Vector area

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In 3-dimensional geometry, for a finite planar surface of scalar area S and unit normal \hat{n}, the vector area \mathbf{S} is defined as the unit normal scaled by the area:

\mathbf{S} = \mathbf{\hat{n}}S

For an orientable surface S composed of a set S_i of flat facet areas, the vector area of the surface is given by

\mathbf{S} = \sum_i \mathbf{\hat{n}}_i S_i

where \mathbf{\hat{n}}_i is the unit normal vector to the area S_i.

For bounded, oriented curved surfaces that are sufficiently well-behaved, we can still define vector area. First, we split the surface into infinitesimal elements, each of which is effectively flat. For each infinitesimal element of area, we have an area vector, also infinitesimal.

d\mathbf{S} = \mathbf{\hat{n}}dS

where \mathbf{\hat{n}} is the local unit vector perpendicular to dS. Integrating gives the vector area for the surface.

\mathbf{S} = \int d\mathbf{S}

For a curved or faceted surface, the vector area is smaller in magnitude than the area. As an extreme example, a closed surface can possess arbitrarily large area, but its vector area is necessarily zero.[1] Surfaces that share a boundary may have very different areas, but they must have the same vector area—the vector area is entirely determined by the boundary. These are consequences of Stokes theorem.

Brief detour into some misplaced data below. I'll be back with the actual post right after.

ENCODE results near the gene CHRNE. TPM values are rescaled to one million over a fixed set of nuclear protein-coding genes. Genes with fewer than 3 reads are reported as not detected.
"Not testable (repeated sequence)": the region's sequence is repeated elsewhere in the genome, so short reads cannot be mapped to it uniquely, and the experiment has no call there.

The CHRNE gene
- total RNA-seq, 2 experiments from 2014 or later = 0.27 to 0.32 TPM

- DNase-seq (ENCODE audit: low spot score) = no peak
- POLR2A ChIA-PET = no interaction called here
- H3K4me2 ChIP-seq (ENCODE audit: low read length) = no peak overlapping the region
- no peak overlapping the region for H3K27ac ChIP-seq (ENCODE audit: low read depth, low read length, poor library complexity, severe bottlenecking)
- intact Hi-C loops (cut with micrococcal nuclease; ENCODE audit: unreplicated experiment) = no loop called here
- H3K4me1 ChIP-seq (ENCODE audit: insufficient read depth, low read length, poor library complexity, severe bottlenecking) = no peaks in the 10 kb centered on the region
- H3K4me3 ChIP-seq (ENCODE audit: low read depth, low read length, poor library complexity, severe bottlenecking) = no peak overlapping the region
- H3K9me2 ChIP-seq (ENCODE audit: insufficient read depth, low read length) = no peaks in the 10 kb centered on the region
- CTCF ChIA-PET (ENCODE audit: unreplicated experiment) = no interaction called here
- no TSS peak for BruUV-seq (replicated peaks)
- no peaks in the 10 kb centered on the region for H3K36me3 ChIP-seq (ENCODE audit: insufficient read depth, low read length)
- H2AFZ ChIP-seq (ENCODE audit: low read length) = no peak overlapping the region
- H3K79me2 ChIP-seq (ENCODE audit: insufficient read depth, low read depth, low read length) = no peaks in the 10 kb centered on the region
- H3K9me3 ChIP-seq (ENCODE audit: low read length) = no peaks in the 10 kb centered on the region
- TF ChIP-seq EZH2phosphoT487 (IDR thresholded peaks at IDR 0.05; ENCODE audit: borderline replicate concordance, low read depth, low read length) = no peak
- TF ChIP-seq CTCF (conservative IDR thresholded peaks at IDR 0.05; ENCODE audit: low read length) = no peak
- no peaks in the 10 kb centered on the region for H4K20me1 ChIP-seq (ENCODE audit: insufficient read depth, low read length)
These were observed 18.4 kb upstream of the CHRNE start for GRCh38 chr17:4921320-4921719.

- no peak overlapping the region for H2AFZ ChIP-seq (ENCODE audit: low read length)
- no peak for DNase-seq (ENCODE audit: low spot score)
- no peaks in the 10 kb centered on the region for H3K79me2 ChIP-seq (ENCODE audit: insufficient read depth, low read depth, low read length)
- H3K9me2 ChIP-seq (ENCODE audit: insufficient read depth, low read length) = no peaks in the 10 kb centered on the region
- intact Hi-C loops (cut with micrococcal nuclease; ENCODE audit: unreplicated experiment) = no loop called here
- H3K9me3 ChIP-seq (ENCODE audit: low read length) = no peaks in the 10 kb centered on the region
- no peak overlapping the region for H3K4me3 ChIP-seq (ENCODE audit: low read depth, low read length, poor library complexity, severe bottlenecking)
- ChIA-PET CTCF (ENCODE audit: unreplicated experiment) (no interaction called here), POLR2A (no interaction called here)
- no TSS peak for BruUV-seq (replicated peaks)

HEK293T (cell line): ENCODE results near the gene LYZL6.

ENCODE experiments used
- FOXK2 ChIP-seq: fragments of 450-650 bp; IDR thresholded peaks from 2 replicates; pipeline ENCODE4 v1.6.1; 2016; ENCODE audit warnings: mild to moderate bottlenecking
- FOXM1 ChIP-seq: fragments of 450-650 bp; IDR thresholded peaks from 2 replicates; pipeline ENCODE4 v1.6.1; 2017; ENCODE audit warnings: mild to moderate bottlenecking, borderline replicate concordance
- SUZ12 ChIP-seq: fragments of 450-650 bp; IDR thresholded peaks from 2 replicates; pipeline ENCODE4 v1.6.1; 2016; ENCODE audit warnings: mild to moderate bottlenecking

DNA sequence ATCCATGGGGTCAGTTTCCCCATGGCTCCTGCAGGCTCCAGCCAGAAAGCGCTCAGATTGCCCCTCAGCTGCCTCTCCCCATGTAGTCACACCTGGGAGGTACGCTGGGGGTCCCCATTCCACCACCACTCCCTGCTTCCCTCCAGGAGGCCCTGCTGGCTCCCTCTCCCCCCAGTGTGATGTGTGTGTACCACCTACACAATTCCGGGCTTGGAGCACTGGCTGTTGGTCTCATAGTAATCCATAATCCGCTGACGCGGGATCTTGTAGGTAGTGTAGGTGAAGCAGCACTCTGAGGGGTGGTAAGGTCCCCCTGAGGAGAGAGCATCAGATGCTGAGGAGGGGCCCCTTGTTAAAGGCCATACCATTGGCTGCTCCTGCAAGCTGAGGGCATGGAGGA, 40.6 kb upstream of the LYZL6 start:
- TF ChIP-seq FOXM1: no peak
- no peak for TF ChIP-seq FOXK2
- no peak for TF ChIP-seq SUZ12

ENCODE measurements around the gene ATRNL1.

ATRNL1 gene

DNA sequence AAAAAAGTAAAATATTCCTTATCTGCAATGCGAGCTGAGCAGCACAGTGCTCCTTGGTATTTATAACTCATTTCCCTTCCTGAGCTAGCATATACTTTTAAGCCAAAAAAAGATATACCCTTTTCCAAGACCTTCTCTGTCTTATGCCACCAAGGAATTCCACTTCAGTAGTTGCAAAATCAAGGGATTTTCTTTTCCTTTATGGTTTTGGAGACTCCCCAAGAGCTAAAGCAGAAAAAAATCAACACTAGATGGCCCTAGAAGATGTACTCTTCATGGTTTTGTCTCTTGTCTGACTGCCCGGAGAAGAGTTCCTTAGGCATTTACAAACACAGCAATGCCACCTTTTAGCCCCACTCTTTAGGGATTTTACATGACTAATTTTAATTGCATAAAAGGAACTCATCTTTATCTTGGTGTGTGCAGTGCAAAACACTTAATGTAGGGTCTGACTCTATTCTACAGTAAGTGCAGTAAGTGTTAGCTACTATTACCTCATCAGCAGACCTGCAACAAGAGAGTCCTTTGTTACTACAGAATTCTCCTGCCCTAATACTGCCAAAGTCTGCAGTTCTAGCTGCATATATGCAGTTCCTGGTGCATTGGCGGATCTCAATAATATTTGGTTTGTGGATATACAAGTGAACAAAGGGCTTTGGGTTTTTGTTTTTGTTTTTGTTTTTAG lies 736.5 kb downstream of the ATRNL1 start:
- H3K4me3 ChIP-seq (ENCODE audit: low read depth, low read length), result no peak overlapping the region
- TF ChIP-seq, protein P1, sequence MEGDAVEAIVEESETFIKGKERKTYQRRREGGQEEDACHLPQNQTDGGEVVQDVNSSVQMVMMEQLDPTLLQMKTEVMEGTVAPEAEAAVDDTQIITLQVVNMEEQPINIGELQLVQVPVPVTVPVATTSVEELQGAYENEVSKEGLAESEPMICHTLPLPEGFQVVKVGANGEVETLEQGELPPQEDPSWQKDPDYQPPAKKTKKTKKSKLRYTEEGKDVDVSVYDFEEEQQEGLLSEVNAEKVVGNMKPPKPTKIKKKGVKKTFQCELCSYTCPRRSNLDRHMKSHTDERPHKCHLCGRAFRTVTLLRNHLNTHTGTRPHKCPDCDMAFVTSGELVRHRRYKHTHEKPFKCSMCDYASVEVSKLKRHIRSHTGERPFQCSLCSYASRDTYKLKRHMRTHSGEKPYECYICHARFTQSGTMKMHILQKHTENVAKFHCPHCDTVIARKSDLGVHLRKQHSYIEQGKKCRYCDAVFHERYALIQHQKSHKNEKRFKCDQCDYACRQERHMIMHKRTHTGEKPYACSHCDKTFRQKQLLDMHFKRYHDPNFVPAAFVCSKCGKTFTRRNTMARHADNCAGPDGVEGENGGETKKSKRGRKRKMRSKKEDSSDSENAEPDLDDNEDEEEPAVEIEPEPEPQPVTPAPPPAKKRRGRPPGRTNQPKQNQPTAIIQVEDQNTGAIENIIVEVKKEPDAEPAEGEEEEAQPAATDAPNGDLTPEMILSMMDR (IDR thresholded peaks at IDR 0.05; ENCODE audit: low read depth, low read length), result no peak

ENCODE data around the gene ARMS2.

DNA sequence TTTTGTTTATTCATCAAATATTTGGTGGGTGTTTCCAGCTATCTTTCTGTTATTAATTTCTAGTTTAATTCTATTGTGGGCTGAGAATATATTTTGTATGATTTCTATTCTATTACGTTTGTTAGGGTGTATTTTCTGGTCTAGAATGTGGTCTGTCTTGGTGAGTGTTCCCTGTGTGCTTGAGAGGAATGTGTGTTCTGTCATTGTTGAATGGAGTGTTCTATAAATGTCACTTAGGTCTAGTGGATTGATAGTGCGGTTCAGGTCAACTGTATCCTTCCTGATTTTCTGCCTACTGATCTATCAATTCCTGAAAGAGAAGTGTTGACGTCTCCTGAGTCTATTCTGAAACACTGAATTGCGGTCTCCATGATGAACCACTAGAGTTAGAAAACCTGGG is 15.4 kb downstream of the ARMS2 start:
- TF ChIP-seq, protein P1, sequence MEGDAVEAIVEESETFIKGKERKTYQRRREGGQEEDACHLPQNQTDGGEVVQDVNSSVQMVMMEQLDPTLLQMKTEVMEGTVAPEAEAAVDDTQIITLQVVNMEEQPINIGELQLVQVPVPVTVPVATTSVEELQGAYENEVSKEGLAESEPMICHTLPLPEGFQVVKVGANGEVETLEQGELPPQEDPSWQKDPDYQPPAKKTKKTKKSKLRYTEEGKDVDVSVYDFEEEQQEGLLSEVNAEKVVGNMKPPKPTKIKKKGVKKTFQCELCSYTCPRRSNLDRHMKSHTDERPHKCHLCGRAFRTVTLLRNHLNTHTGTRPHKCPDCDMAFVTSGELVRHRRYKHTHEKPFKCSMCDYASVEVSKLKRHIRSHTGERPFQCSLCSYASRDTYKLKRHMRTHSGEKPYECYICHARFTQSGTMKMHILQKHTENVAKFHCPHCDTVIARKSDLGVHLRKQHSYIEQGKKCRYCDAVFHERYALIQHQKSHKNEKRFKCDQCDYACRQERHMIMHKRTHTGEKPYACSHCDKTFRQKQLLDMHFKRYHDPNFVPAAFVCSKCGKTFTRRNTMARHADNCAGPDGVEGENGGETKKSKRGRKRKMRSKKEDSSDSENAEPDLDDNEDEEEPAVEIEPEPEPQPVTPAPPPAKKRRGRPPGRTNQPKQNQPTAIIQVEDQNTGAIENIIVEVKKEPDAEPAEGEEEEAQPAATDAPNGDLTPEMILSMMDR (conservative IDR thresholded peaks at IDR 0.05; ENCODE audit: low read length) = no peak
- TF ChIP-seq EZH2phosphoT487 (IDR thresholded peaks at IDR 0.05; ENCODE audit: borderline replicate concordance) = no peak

The concept of an area vector simplifies the equation for determining the flux through the surface. Consider a planar surface in a uniform field. The flux can be written as the dot product of the field and area vector. This is much simpler than multiplying the field strength by the surface area and the cosine of the angle between the field and the surface normal.

Projection of area onto planes

The projected area onto (for example) the x-y plane is equivalent to the z-component of the vector area, and is given by

\mathbf{S_z} = \left| \mathbf{S} \right| \cos \theta

where \theta is the angle between the plane normal and the z-axis.

See also


  1. Murray R. Spiegel, Theory and problems of vector analysis, Schaum's Outline Series, McGraw Hill, 1959, p. 25.